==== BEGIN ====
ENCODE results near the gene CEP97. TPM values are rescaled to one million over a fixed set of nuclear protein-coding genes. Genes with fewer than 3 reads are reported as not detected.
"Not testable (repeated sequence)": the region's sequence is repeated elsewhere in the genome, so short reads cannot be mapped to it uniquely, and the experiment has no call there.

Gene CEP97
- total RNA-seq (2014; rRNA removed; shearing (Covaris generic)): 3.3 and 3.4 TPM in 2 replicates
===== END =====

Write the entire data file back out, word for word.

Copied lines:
ENCODE results near the gene CEP97. TPM values are rescaled to one million over a fixed set of nuclear protein-coding genes. Genes with fewer than 3 reads are reported as not detected.
"Not testable (repeated sequence)": the region's sequence is repeated elsewhere in the genome, so short reads cannot be mapped to it uniquely, and the experiment has no call there.

Gene CEP97
- total RNA-seq (2014; rRNA removed; shearing (Covaris generic)): 3.3 and 3.4 TPM in 2 replicates